As if to snub the talkie, City Lights is a remarkable achievement in complex visual narrative, even only occasionally relying upon title cards and then often only as an embellishment to the more comedy-driven moments. Most plot points and character traits are implied rather than stated, which gives the picture a continual smoothness – another thing that would have gone down well with audiences glad to see the back of the intrusive title card. Out of necessity Chaplin's technical approach is more overt than his usual. He often cuts to a close-up to give us a necessary reaction, and there are even some whip-pans in the scene where he and the flower girl first meet, but all of this is in keeping with the rhythm and tone of the picture. Those whip pans after all reflect an abrupt emotional moment, and are in no way a blatant or showy manoeuvre.

But what really makes City Lights work, what makes it connect, is the man himself on the screen. Those additional close-ups, once a rarity for a man who acted mainly with his body, now show off a capability for intense facial acting. An older, more meditative Chaplin may have been keeping the traditions of silent cinema alive, but his own career trajectory was entering new ground, where emotional expression was increasingly intimate and personal. The result is profoundly moving.
Major continuity issue...
... it's perhaps a test of a person's outlook to ask them what they see in the final scene. If they've never seen City Lights before and they instantly notice the major continuity issue (Chaplin holds a flower to his lapel from the rear shot, it's up to his mouth on his close up) then maybe they've placed film studies over romance.

It took a few viewings before I spotted this, and once I did I can't help but notice it. Yet even despite this, I never fail to get choked up on the beauty of that final scene. If you want to impress the right kind of girl, put it on and show her what a sensitive soul you are during those final moments.

As for the rest of the film, then while the final five minutes are classic and perhaps the best thing Chaplin ever did, the rest of it is episodic and patchy, necessitating my relatively low score. Still a fine film, but never a completely great one, what presages those beautiful final moments is merely fine entertainment.
A classic film made with love and precision
Film has become a medium that is strongly influenced by nostalgia. Old films have become journeys to the past; ways to visit times and people that no longer are. Since film is an art that is based on the innovation of previous works, it has an element of nostalgia in its foundation. We look on the old to find what elements should make up the new. In City Lights, and other silent works of film, a passion emerges that is uniquely honest and sincere. While watching the film, I was impressed that Chaplin really did love the story, the sets, the crew; the whole project. While this may not have been the complete reality, it felt that way, and thus made the film more enjoyable. In silent films the audience is forced to be completely reliable on the visual elements of the film; there are no elaborate sound effects or dialogue to provoke an emotional response.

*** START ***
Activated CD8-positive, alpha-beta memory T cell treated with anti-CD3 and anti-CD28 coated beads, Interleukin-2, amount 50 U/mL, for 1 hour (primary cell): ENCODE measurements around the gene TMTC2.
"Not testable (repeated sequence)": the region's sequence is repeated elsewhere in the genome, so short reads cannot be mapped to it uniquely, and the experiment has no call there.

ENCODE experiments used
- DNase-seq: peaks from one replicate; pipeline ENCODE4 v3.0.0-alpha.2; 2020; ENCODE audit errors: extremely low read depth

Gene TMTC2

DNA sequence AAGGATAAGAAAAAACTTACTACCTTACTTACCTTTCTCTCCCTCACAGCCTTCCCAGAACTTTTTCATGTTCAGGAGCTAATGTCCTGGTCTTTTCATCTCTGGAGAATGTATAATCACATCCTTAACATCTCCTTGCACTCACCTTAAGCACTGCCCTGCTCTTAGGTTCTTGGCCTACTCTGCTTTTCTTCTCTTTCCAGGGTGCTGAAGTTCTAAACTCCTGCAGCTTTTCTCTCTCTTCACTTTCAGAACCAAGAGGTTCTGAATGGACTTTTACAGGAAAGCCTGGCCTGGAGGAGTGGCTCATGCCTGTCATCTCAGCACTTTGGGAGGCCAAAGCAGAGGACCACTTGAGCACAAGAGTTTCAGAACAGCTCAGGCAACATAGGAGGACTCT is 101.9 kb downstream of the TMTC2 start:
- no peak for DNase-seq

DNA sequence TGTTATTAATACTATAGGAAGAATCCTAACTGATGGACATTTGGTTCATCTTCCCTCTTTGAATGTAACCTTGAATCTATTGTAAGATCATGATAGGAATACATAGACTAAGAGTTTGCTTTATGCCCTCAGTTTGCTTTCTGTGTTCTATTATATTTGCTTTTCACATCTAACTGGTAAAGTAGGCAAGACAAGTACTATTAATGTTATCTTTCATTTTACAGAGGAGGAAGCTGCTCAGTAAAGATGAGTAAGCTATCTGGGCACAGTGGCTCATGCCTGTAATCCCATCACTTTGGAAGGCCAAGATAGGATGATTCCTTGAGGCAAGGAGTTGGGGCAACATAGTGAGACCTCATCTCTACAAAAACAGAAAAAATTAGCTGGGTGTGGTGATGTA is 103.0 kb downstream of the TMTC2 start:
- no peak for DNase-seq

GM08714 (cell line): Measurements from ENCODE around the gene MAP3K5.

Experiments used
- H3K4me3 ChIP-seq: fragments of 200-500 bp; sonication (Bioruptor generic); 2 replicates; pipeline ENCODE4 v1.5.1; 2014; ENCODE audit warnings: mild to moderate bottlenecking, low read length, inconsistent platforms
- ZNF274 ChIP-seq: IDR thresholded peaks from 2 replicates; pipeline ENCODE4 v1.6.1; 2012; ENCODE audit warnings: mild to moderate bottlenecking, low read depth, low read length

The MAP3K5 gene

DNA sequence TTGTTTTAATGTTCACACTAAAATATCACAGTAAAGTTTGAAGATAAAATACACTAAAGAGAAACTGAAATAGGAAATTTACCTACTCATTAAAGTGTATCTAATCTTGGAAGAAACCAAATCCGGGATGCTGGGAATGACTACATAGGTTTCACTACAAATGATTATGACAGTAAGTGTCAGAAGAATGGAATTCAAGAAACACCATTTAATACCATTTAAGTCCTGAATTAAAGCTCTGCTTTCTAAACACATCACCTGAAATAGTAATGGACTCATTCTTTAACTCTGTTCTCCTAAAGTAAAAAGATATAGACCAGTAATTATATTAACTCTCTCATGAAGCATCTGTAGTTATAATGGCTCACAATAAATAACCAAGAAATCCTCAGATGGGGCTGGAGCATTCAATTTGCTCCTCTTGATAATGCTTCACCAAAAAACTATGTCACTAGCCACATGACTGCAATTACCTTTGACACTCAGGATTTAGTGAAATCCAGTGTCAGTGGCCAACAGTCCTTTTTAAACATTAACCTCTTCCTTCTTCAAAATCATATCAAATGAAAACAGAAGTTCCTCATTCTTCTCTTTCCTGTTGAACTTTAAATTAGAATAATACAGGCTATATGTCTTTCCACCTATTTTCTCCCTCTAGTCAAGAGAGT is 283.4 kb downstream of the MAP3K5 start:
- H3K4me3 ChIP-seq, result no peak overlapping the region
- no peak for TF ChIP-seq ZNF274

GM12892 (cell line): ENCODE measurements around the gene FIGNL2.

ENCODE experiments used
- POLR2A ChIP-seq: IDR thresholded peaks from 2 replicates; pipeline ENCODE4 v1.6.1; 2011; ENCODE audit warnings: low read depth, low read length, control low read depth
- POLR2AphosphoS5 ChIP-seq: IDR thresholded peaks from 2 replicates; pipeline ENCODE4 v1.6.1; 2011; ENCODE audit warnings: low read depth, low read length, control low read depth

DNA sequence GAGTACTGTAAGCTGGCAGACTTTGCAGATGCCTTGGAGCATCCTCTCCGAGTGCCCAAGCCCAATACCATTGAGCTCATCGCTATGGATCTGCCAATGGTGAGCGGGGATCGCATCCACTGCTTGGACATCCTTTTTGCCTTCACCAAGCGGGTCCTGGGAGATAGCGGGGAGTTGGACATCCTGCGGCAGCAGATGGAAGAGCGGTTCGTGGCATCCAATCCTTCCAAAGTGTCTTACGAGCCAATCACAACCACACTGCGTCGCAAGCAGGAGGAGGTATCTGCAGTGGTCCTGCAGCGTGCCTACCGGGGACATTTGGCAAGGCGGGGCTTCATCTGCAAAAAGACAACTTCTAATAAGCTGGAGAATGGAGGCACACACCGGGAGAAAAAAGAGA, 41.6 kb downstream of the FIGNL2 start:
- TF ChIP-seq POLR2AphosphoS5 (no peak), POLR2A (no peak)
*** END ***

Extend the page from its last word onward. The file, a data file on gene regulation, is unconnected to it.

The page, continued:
Since film is at its very core a visual medium, I find silent films to be the basic form of the medium. I don't use the word basic here in a demeaning sense, but I compare the beauty of silent films to the beauty of early European art, before the concept of perspective was developed in the Renaissance. Many books and tomes featured people as tall as the castles they stood in; these works of art were not technologically advanced, but they were, and are, beautiful. The same example is found when comparing early darreographs of wild animals to contemporary photographs found in National Geographic. There is a warmth found in City Lights, and other Chaplin films (The Kid, Modern Times) that would be lost in the sea of cinematic technology that floods films today. Maybe it's just that with simplicity comes honesty, and honesty is perhaps the most powerful emotion that can cross through the screen and be felt by the viewer.